It was a year of sympathetic villains in the Marvel Cinematic Universe. Ghost was a young woman who was suffering from a unique condition that gave her the ability to phase through solid objects and teleport short distances, which made her hard to handle in a fight, though her powers are unstable. But she became more sympathetic once the viewer learned about her tragic backstory, how she lost her parents in the lab accident that gave her powers and how shady government types took advantage of her powers to turn her into a weapon. She was the main superpowered antagonist for most of Ant-Man and The Wasp, but the movie ends with her seemingly cured of her affliction so perhaps we’ll see her again down the road.

The Murdersaurus (technically the Indoraptor) Jurassic World: Fallen Kingdom

Universal

You could argue that the main villains of Jurassic World: Fallen Kingdom were the morons who thought it would be a good idea to auction off a bunch of dinosaurs, and you wouldn’t be wrong. But those people were all idiots and dinosaurs are much cooler, so let’s talk about the Indoraptor instead. I dubbed it the Murdersaurus because it was a genetically-engineered death lizard designed specifically for hunting and killing. It gets to do a lot of hunting and killing in the second half of Fallen Kingdom, and I was kind of sad when it died because it was my favorite character in the movie.

Lizzy and Ralph in Rampage

Warner Bros.

Speaking of monster movies where all of the human characters were pretty dumb, Rampage was another deeply silly movie that I enjoyed quite a bit, it just might have been my guilty-pleasure movie of the year. The monsters were George the albino gorilla, Ralph the wolf, and Lizzy the (I think) alligator, all of whom were mutated to enormous size and exceptional ferocity. I didn’t include George as one of the villains because he ultimately becomes a good ape again, despite causing a lot of death and destruction. The monsters are fun to watch and the special effects are top-notch, and much like Jurassic World: Fallen Kingdom the monsters are much more entertaining the bland human characters.

The Screenslaver in Incredibles 2

Disney/Pixar

For a kids movie, Incredibles 2 had a surprisingly sophisticated villain. Writer/director Brad Bird’s long-awaited follow-up to his 2008 original, Incredibles 2 is that rare movie that is fun for kids but also contains a lot for adults to enjoy. This is a movie that treats its viewers with respect, regardless of whether that viewer happens to be a kid or a grown-up. It’s a tricky balancing act, but Incredibles 2 makes it look easy. The Screenslaver is a villain who takes advantage of the world’s overreliance on technology, and manipulates the omnipresent screens that are all around us. That’s a scary idea. The Screenslaver is one of the most culturally-relevant cinematic villains of the year.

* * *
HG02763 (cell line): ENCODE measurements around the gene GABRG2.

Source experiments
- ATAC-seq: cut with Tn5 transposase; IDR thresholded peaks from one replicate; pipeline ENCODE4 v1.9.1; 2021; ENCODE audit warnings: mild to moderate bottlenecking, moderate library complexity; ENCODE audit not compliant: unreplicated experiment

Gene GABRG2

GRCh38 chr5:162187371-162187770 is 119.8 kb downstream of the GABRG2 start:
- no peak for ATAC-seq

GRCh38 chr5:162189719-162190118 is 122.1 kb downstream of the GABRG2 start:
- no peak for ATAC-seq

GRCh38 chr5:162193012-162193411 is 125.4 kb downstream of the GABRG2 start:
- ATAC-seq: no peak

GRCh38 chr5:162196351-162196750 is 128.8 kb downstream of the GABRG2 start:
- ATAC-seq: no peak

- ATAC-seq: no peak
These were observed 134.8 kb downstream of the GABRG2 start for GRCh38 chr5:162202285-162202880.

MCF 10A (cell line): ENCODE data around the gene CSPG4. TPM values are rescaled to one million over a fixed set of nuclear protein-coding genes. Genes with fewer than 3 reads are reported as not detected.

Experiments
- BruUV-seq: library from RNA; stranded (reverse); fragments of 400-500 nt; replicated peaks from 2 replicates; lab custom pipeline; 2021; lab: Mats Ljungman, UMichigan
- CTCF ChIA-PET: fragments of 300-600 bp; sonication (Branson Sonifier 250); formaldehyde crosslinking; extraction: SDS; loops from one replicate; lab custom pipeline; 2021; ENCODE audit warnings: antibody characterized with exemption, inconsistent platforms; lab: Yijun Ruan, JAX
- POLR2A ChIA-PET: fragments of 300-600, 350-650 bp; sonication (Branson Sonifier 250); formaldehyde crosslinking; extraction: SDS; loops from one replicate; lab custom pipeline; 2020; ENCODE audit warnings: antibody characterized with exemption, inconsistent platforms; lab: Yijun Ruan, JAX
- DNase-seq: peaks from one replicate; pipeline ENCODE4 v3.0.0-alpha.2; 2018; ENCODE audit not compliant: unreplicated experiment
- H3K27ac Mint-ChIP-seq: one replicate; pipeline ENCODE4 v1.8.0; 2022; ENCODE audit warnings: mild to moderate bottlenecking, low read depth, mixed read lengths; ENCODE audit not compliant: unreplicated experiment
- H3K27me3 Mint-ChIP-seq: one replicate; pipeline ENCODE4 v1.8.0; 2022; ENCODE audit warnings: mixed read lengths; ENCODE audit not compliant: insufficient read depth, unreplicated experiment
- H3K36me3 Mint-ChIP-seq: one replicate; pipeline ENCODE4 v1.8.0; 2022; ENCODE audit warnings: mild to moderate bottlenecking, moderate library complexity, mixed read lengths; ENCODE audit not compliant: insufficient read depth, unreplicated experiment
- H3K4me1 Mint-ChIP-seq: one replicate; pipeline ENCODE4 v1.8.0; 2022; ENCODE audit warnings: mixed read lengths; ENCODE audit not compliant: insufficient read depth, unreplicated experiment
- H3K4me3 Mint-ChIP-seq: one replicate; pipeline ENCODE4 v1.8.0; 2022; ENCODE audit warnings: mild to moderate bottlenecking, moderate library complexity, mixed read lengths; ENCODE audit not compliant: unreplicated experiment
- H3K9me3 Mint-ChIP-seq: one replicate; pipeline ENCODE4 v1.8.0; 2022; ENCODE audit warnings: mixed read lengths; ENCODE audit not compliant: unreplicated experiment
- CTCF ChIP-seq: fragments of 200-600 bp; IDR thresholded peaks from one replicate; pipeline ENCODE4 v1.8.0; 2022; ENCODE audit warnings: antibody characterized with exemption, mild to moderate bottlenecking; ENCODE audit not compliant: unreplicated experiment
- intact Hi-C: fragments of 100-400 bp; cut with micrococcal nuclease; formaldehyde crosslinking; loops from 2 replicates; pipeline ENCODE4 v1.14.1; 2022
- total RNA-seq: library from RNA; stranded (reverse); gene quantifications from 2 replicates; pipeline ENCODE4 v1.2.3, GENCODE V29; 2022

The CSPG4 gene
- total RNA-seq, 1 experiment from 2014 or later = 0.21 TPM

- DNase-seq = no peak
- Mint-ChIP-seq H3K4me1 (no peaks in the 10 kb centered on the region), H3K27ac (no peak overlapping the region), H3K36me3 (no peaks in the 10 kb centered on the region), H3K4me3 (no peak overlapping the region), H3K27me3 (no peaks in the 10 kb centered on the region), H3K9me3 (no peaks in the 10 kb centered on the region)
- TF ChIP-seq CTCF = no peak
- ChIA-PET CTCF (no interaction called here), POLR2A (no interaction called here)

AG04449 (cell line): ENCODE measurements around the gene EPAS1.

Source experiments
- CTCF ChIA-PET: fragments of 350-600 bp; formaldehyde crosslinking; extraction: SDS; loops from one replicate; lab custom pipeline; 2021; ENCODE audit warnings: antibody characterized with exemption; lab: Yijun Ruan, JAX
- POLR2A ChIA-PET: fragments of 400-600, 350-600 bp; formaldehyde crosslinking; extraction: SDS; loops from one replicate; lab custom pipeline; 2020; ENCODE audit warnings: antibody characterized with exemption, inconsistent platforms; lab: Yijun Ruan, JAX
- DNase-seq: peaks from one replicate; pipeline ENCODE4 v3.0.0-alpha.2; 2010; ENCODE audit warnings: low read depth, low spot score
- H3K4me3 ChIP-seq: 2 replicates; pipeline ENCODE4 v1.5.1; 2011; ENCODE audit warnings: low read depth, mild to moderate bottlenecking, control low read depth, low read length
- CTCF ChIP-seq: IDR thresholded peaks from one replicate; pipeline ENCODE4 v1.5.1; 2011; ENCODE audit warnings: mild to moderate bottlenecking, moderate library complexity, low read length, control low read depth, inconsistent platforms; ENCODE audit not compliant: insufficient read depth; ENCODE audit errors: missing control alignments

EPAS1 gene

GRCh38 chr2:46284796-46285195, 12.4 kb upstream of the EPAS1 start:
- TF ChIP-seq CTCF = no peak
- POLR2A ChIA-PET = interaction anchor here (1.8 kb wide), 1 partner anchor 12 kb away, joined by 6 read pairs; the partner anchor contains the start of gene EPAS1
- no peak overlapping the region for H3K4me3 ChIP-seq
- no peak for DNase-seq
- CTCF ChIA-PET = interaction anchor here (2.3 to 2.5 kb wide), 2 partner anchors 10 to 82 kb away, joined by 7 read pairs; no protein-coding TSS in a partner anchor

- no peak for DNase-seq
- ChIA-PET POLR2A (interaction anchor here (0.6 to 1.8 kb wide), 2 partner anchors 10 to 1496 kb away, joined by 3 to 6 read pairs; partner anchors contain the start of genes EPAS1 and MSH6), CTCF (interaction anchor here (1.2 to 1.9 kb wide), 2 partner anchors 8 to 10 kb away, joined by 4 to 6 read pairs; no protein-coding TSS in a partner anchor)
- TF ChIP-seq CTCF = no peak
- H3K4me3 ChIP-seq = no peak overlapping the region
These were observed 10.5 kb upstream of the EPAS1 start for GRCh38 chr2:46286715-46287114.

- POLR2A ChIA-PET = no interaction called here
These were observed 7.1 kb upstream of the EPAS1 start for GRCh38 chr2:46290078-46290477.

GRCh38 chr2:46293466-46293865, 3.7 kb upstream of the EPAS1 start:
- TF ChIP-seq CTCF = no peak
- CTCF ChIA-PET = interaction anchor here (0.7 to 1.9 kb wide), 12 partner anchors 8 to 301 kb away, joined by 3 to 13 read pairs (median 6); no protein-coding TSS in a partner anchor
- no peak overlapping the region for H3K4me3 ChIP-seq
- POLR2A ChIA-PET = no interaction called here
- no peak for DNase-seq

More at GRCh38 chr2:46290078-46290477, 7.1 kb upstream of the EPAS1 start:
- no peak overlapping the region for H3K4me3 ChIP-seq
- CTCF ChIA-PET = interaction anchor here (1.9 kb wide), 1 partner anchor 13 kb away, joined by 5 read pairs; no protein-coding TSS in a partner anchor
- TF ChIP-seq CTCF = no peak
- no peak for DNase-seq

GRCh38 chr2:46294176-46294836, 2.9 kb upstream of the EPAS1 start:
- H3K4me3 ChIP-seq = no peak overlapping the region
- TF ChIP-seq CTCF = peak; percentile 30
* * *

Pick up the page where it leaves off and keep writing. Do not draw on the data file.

Dryden Vos in Solo: A Star Wars Story

Disney/Lucasfilm

Paul Bettany is one of my favorite actors. He’s the kind of actor who elevates any movie he’s in. Since he frequently plays good guys, it’s always fun to watch him cut loose as a bad guy and really chew some scenery. He chewed scenery with aplomb in the latest Star Wars spinoff as a ruthless crime lord named Dryden Vos, who was at least part alien. Dryden is the kind of villain who acts friendly one moment but can explode into murderous rage at the drop of a hat. I like villains like that because their unpredictability ensures that the viewer is always on edge whenever they are around. Bettany’s role in the film is not a huge one, which is not too surprising if you’re aware of the movie’s behind-the-scenes drama (Bettany’s role was initially played by a different actor), but he makes an impression with a limited amount of screen time, as all great actors do.

Cable in Deadpool 2

20th Century Fox

Okay, so this is another debatable one, since Cable and Deadpool end up as allies. But much like Ghost in Ant-Man and The Wasp, Cable serves as the superpowered antagonist for much of the film, so he counts. It was a big year for Josh Brolin playing Marvel comics characters, and he was perfectly cast as the gruff cyborg Cable. He looks pretty much identical to how Cable looks in the comics, and is placed front and center along with Deadpool in the movie’s biggest action scenes. Deadpool 2 was more cluttered than its predecessor, but it benefited from a more complex antagonist, even though I haven’t forgotten that Cable and Deadpool become pals by the end of the movie and have a long history of teaming up in the comics, so perhaps we’ll be seeing more of him in the future.

Mathias Vogel in Tomb Raider

Warner Bros.

Walton Goggins was another actor who had a busy year playing villains. In addition to playing the main villain in this year’s Tomb Raider reboot, he also played a secondary villain in Ant-Man and The Wasp. Goggins is an actor who frequently plays slimy bad guys, and he was well-suited to both of his villainous roles this year. In Tomb Raider he played Mathias Vogel, the leader of an expedition to find a hidden artifact with Great and Terrible Power. He was not a nice person, but he was at least somewhat sympathetic by virtue of the fact that he had been stuck on an island in the middle of nowhere for years and desperately wanted to return home. Still, he was a nasty fellow and his death was thematically appropriate and quite satisfying.